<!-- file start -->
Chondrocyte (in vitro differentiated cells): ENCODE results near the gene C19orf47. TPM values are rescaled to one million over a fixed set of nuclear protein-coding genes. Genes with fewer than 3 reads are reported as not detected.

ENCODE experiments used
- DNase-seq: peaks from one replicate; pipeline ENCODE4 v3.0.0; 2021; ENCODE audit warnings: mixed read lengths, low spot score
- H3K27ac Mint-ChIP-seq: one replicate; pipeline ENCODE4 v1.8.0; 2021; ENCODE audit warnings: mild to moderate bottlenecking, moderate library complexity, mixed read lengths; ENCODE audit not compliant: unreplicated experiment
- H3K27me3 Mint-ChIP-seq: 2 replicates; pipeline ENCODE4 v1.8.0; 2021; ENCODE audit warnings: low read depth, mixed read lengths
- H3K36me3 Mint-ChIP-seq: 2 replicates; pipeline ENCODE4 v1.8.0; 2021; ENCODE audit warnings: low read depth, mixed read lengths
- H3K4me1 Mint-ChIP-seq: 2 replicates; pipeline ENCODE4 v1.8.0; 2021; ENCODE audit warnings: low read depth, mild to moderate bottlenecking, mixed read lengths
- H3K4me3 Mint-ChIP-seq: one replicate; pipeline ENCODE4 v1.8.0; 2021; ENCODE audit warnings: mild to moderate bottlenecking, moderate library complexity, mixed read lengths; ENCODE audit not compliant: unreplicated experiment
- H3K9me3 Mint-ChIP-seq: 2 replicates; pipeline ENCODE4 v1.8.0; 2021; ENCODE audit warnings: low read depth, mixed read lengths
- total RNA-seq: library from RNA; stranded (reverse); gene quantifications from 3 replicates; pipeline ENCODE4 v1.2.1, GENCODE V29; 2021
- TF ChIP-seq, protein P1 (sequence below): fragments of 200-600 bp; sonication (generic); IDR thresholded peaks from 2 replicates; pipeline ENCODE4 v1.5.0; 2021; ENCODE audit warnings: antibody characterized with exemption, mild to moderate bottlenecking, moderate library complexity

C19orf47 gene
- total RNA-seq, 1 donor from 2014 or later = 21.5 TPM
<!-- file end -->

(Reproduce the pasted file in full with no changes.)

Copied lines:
Chondrocyte (in vitro differentiated cells): ENCODE results near the gene C19orf47. TPM values are rescaled to one million over a fixed set of nuclear protein-coding genes. Genes with fewer than 3 reads are reported as not detected.

ENCODE experiments used
- DNase-seq: peaks from one replicate; pipeline ENCODE4 v3.0.0; 2021; ENCODE audit warnings: mixed read lengths, low spot score
- H3K27ac Mint-ChIP-seq: one replicate; pipeline ENCODE4 v1.8.0; 2021; ENCODE audit warnings: mild to moderate bottlenecking, moderate library complexity, mixed read lengths; ENCODE audit not compliant: unreplicated experiment
- H3K27me3 Mint-ChIP-seq: 2 replicates; pipeline ENCODE4 v1.8.0; 2021; ENCODE audit warnings: low read depth, mixed read lengths
- H3K36me3 Mint-ChIP-seq: 2 replicates; pipeline ENCODE4 v1.8.0; 2021; ENCODE audit warnings: low read depth, mixed read lengths
- H3K4me1 Mint-ChIP-seq: 2 replicates; pipeline ENCODE4 v1.8.0; 2021; ENCODE audit warnings: low read depth, mild to moderate bottlenecking, mixed read lengths
- H3K4me3 Mint-ChIP-seq: one replicate; pipeline ENCODE4 v1.8.0; 2021; ENCODE audit warnings: mild to moderate bottlenecking, moderate library complexity, mixed read lengths; ENCODE audit not compliant: unreplicated experiment
- H3K9me3 Mint-ChIP-seq: 2 replicates; pipeline ENCODE4 v1.8.0; 2021; ENCODE audit warnings: low read depth, mixed read lengths
- total RNA-seq: library from RNA; stranded (reverse); gene quantifications from 3 replicates; pipeline ENCODE4 v1.2.1, GENCODE V29; 2021
- TF ChIP-seq, protein P1 (sequence below): fragments of 200-600 bp; sonication (generic); IDR thresholded peaks from 2 replicates; pipeline ENCODE4 v1.5.0; 2021; ENCODE audit warnings: antibody characterized with exemption, mild to moderate bottlenecking, moderate library complexity

C19orf47 gene
- total RNA-seq, 1 donor from 2014 or later = 21.5 TPM